In the United States, polio was successfully eradicated in 1977. For years, this disease plagued the world and took the lives of countless children, and left many others disabled. Today, because of increased government support, scientific advances in immunization, and humanitarian groups like Rotary International that deploy dedicated health workers for vaccination campaigns, polio is now endemic in only 3 countries. Soon, many experts believe, polio can be completely eradicated from the world through access to life-saving vaccines.
This is terrific news and it demonstrates the impact of U.S. leadership on the lives of children around the world.
Today, the leading killers of children in the developing world are completely preventable and treatable diseases, pneumonia and diarrhea. Combined, they claim the lives of more than 2 million children under the age of five die every year. Ten countries in the developing world account for 60% of these child deaths. However, with greater access to health education and resources, these countries could save the lives of children.
Earlier this year, I co-sponsored the Frontline Health Workers Resolution (H.Res. 734). This is a bipartisan resolution that is aimed at recognizing the importance of community health workers throughout the world who are providing health care to the poorest of the poor areas. These individuals often have to travel days by foot and rely on a backpack of supplies to deliver life-saving health care to rural communities. In short, without them, millions of families throughout the world would never receive health care because they live too far away to access hospitals, clinics, doctors and nurses.
By providing vaccinations, basic antibiotics to treat pneumonia, oral rehydration therapy and zinc to treat diarrhea, and other health services, frontline health workers are often the difference between life and death. According to RESULTS, the Ethiopian government trained 40,000 community health workers and sent them out into the rural regions across that country. Five years later, there was a 50% reduction in malaria related deaths. This is impressive and speaks volume to the effectiveness of frontline health workers.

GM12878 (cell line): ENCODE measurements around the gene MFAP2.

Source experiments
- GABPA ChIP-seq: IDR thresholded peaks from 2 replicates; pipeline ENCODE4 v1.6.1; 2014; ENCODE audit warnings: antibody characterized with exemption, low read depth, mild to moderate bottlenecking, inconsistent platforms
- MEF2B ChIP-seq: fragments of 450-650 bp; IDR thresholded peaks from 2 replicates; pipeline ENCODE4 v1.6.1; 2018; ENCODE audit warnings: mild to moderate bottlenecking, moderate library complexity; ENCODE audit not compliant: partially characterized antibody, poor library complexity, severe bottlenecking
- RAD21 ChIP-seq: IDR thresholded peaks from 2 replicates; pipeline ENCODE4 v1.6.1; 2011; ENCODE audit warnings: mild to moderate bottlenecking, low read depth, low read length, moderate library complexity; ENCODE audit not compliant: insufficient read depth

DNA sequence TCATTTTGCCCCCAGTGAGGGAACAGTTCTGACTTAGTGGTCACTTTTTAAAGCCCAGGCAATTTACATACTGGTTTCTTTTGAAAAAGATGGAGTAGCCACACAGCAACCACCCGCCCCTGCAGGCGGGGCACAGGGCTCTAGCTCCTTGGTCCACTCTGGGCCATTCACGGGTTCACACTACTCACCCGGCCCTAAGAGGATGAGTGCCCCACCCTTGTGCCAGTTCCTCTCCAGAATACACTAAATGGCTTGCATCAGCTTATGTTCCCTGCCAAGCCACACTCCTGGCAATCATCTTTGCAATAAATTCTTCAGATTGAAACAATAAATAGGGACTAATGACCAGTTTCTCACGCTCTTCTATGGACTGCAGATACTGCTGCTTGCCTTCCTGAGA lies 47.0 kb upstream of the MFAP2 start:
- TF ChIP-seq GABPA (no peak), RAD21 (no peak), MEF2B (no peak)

This month, UNICEF reported under-five child deaths dropped from 12 million a year in 1990 to 6.9 million a year in 2010 thanks to many of the services provided by frontline health workers. This is an incredible accomplishment, but more must be done.
In order to continue to lower child mortality rates and to prevent further deaths from pneumonia and diarrhea, I will continue to support efforts by our nation and others to support frontline health workers. By aiding those most in need, health workers throughout the world are saving children and teaching them important health skills that they can carry with them for the rest of their lives. I applaud those working on the frontlines and know that you are helping to end preventable childhood deaths.